In Sweden the main part of Christmas is celebrated on December 24th, Christmas Eve (Julafton). This isn’t so different than alot of other countries since most countries have a lot of their Christmas on the day before and save Christmas for church festivities and being with family and friends.
In Sweden Christmas Even is spent usually with family and friends, along with eating a big meal “Julboard” which means Christmas table. It might seem more like a buffet in many parts of the world considering the accessories, and food are laid out and the guests sit at another table. The guests bring their plates and pick out what they want to eat and then you can go back as many times as you would like. The mean usually goes on for hours. I’m sure most of you have heard the term smorgasbord. It is the same thing but at Christmas time the food is extraordinary.
In Sweden traditional dishes are rice pudding, ham, Swedish meatballs “kottbullar” are prepared many different ways, sausages, pickled herring, various kinds of cheeses and rye bread and many other side items. It is said that if you hide an almond in the pudding the one that finds it will marry next.
The main course is the “Julskinka” or Christmas ham. You can purchase them finished now but traditionally they were fresh hams and they took days to prepare. It was cured in salt and then on the day before Christmas Eve it was boiled for several hours. On Christmas Eve it was then dried, painted with a coating of egg and mustard, sprinkled with bread crumbs and cooked at a high temperature for a short time. This gave the ham a mustard golden crust and a lovely taste mixed with the cured ham.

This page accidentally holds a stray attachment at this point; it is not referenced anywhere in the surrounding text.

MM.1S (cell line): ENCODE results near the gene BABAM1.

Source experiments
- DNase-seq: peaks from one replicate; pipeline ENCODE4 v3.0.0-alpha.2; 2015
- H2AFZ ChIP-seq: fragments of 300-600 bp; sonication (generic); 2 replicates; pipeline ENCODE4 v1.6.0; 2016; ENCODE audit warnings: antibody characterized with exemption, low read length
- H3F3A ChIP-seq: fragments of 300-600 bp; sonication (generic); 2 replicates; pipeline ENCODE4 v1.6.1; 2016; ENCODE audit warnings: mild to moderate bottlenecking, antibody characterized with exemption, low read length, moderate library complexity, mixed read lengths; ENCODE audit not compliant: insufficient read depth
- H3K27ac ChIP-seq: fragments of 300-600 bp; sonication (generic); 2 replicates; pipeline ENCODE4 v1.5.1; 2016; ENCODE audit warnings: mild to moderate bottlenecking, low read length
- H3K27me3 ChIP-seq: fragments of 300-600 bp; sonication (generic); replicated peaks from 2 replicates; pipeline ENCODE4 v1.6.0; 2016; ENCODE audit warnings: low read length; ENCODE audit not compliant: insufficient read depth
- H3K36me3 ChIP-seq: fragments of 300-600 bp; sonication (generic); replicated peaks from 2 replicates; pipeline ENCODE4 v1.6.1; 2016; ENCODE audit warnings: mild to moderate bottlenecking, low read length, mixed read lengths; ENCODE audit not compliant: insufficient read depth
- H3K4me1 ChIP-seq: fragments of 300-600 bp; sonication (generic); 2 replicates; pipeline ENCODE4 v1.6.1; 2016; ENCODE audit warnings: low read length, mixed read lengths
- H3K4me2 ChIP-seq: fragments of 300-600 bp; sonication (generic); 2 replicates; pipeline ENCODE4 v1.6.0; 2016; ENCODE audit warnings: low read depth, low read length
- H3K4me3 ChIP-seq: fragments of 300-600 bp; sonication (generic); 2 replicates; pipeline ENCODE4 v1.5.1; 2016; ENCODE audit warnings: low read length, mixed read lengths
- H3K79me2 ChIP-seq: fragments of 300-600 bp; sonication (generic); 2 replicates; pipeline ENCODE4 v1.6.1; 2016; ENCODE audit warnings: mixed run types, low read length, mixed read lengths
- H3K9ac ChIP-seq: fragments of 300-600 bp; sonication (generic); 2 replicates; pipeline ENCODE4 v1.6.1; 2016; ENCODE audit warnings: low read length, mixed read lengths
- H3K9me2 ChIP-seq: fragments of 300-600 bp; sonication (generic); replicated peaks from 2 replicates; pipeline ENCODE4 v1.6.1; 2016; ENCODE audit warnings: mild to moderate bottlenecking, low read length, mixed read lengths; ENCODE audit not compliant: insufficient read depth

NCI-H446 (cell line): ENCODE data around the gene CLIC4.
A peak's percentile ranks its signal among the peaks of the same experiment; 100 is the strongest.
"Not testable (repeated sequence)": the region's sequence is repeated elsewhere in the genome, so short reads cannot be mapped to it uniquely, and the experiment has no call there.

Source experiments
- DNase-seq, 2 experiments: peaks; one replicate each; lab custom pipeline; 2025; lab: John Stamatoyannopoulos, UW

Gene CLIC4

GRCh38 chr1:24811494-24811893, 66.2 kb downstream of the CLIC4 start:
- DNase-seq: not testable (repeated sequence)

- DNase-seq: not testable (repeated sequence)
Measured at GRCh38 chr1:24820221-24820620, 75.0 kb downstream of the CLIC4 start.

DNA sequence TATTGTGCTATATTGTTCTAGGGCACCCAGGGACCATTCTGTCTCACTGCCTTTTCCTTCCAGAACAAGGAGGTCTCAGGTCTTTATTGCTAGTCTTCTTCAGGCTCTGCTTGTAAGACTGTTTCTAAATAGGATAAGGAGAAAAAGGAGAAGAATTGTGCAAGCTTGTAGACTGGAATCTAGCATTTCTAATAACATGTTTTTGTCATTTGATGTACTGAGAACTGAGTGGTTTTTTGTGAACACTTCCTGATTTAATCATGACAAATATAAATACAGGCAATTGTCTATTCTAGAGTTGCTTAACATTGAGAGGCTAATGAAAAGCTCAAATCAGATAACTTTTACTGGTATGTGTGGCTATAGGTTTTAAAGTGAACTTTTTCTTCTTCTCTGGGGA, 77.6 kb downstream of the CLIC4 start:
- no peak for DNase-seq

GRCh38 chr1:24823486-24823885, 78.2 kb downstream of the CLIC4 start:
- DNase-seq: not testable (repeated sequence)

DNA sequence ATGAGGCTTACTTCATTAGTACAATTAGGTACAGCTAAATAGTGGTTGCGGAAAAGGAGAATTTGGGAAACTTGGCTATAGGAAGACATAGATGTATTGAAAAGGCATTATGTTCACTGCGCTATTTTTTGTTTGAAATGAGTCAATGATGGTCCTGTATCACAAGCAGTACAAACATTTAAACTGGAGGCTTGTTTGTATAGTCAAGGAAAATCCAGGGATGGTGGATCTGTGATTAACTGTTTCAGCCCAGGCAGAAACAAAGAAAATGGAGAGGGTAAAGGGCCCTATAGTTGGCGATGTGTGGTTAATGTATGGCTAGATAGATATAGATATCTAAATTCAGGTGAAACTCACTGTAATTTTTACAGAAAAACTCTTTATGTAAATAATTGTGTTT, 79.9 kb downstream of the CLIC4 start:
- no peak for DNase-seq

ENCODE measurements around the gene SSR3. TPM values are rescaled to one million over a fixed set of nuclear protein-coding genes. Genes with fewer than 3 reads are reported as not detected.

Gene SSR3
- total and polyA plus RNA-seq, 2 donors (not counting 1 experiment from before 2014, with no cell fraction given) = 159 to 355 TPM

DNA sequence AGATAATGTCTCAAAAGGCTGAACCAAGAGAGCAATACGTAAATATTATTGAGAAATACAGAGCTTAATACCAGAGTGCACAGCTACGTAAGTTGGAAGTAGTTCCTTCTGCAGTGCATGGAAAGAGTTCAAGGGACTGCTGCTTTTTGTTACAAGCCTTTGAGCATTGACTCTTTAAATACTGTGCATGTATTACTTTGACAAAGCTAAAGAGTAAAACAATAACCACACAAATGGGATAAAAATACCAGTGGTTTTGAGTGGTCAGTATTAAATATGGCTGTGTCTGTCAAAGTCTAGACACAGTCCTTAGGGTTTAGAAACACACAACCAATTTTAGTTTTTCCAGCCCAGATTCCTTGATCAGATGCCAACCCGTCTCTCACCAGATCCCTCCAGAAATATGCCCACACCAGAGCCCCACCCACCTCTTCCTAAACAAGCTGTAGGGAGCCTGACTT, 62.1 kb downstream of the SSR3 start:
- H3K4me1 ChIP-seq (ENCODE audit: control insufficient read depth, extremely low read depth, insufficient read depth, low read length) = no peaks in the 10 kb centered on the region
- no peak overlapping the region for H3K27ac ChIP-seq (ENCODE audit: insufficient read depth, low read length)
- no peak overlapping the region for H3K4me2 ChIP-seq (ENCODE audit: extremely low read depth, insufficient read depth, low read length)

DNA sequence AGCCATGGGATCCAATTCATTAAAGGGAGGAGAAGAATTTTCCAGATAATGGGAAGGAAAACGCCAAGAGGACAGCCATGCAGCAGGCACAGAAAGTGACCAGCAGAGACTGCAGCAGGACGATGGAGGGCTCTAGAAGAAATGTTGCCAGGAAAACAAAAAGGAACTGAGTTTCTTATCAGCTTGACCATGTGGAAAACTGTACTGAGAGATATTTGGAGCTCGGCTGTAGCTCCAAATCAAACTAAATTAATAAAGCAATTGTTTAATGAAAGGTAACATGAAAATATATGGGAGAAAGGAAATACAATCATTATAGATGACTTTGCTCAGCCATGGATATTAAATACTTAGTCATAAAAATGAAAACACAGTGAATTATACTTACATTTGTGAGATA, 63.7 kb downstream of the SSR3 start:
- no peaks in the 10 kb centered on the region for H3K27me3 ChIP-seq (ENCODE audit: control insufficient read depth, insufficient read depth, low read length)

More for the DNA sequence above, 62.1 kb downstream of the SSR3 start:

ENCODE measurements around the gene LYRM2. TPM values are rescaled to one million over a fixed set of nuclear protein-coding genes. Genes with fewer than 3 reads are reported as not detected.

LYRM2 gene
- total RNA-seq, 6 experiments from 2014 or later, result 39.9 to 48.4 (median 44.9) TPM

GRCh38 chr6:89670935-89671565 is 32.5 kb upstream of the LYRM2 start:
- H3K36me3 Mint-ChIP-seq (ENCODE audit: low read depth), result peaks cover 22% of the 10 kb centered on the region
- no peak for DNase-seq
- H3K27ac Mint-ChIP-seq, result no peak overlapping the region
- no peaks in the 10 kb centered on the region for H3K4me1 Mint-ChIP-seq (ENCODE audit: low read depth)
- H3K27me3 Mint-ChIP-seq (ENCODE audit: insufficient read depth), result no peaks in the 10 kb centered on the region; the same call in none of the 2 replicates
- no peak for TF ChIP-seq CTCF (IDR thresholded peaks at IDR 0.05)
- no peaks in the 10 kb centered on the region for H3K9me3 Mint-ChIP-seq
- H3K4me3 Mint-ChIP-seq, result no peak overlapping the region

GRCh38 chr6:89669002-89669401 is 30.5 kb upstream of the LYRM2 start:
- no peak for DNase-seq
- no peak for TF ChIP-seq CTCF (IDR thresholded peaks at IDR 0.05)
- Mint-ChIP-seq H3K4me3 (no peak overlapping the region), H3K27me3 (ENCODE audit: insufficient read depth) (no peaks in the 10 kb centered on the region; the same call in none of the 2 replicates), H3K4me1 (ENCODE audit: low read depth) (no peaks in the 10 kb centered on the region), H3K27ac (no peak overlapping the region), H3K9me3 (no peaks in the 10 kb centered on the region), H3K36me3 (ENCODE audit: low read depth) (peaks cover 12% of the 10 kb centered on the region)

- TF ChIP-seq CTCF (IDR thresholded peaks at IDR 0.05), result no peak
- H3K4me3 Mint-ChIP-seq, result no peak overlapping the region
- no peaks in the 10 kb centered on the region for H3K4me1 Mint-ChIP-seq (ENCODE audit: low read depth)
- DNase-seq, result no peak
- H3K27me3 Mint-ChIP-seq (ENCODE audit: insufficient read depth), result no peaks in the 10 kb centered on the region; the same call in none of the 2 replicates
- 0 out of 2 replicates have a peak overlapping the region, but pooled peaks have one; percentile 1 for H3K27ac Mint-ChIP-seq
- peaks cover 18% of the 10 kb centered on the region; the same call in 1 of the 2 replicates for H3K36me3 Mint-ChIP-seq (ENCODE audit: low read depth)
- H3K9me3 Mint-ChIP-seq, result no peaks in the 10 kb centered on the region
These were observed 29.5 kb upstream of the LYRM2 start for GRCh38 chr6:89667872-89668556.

Another dish is “janssons frestelse” which is a creamy potato and anchovy casserole and is said to be named after Pelle Janzon, a food loving Swedish opera singer.
Swedish people also eat a lot of cabbage dishes and at Christmas you can find it mixed with a cranberry sauce type relish. It is called “Vitkals och Lingonsallas”.
The meal is reminiscent of other meals around the country with dishes resembling mashed potatoes, baked apples, and Swedish cheesecake. They also have a sweeter version of yeast rolls with added spices and raisins baked into the rolls.
In Sweden “snaps and glogg” means aquavit and hot mulled wine. This is a big part of the Swedish tradition. Some skip the aquavit, as those who are aware know that it is simply a form of vodka that is among the pleasures of the Swedish table. Hot mulled wine though is not so different than Americans hot apple cider with alcohol or the Germans gluhwein with is a warmed wine with spices for the holidays.
After dinner it is time for “Jultomten” or Santa. The family will put all the presents under the tree and Jultomten will hand them out. Jultomten brings with him a sack and says in a deep voice “Are there any good children here”. This is very similar to other European countries since in Germany if this happens he threatens to put the children in the sack and beat the sack if they are bad. Of course the premise is that children will not be bad for fear of not getting presents from Santa, St Nick, or Jultomten and instead getting nabbed into a sack and beaten. Old world charm yet effective I might add.
After all the presents are open and games or carols have been played. It is time for bed considering Christmas morning typically brings “Julottan” church. After church everyone settles in for spending time with friends and family and enjoying more food.
References for this article include Sweden.Se, Wikipedia, I Gourmet and Sweden’s Best.